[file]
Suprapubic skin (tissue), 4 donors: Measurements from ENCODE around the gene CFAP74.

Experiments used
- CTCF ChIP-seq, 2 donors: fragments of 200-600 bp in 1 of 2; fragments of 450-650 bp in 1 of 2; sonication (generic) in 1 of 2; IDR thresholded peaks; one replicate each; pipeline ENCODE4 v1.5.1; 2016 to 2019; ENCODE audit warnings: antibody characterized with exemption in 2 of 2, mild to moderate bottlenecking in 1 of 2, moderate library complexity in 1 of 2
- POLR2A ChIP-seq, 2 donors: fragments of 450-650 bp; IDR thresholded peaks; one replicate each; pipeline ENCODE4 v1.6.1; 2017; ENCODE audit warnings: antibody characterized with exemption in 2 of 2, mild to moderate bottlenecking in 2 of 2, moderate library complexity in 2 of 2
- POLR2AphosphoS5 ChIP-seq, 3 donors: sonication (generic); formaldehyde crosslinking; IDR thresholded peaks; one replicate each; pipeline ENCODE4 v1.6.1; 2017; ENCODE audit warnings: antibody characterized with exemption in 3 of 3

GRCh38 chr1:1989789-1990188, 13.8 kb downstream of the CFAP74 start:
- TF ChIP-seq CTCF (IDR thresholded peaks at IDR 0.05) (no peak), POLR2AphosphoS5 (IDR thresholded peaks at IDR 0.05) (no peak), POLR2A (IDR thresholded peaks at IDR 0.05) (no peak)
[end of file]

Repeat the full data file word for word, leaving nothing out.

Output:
Suprapubic skin (tissue), 4 donors: Measurements from ENCODE around the gene CFAP74.

Experiments used
- CTCF ChIP-seq, 2 donors: fragments of 200-600 bp in 1 of 2; fragments of 450-650 bp in 1 of 2; sonication (generic) in 1 of 2; IDR thresholded peaks; one replicate each; pipeline ENCODE4 v1.5.1; 2016 to 2019; ENCODE audit warnings: antibody characterized with exemption in 2 of 2, mild to moderate bottlenecking in 1 of 2, moderate library complexity in 1 of 2
- POLR2A ChIP-seq, 2 donors: fragments of 450-650 bp; IDR thresholded peaks; one replicate each; pipeline ENCODE4 v1.6.1; 2017; ENCODE audit warnings: antibody characterized with exemption in 2 of 2, mild to moderate bottlenecking in 2 of 2, moderate library complexity in 2 of 2
- POLR2AphosphoS5 ChIP-seq, 3 donors: sonication (generic); formaldehyde crosslinking; IDR thresholded peaks; one replicate each; pipeline ENCODE4 v1.6.1; 2017; ENCODE audit warnings: antibody characterized with exemption in 3 of 3

GRCh38 chr1:1989789-1990188, 13.8 kb downstream of the CFAP74 start:
- TF ChIP-seq CTCF (IDR thresholded peaks at IDR 0.05) (no peak), POLR2AphosphoS5 (IDR thresholded peaks at IDR 0.05) (no peak), POLR2A (IDR thresholded peaks at IDR 0.05) (no peak)